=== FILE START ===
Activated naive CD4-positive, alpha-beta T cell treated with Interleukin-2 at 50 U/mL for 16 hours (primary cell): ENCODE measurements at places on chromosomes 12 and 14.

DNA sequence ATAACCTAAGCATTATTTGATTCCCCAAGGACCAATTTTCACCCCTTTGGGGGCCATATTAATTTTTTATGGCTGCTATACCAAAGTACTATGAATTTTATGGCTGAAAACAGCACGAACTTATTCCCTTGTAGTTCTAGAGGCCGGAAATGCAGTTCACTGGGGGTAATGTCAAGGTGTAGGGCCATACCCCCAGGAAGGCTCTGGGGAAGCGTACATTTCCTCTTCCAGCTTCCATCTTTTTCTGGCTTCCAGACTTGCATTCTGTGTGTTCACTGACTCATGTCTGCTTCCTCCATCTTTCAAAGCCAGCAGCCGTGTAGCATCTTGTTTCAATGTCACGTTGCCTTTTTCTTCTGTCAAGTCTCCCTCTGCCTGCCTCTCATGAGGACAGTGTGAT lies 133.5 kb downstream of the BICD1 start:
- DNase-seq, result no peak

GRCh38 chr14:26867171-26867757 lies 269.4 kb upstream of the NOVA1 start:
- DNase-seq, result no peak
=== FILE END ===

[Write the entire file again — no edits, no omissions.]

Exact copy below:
Activated naive CD4-positive, alpha-beta T cell treated with Interleukin-2 at 50 U/mL for 16 hours (primary cell): ENCODE measurements at places on chromosomes 12 and 14.

DNA sequence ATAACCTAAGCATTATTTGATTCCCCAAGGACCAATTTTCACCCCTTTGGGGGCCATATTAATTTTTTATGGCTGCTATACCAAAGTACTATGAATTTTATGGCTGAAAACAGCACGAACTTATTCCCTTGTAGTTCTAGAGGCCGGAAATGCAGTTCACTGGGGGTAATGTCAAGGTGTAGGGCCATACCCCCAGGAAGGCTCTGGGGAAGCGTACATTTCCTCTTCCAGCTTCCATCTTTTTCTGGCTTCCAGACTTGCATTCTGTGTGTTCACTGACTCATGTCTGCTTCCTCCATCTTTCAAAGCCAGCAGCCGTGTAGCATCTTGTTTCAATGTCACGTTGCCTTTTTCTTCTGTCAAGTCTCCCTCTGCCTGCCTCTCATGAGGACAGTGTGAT lies 133.5 kb downstream of the BICD1 start:
- DNase-seq, result no peak

GRCh38 chr14:26867171-26867757 lies 269.4 kb upstream of the NOVA1 start:
- DNase-seq, result no peak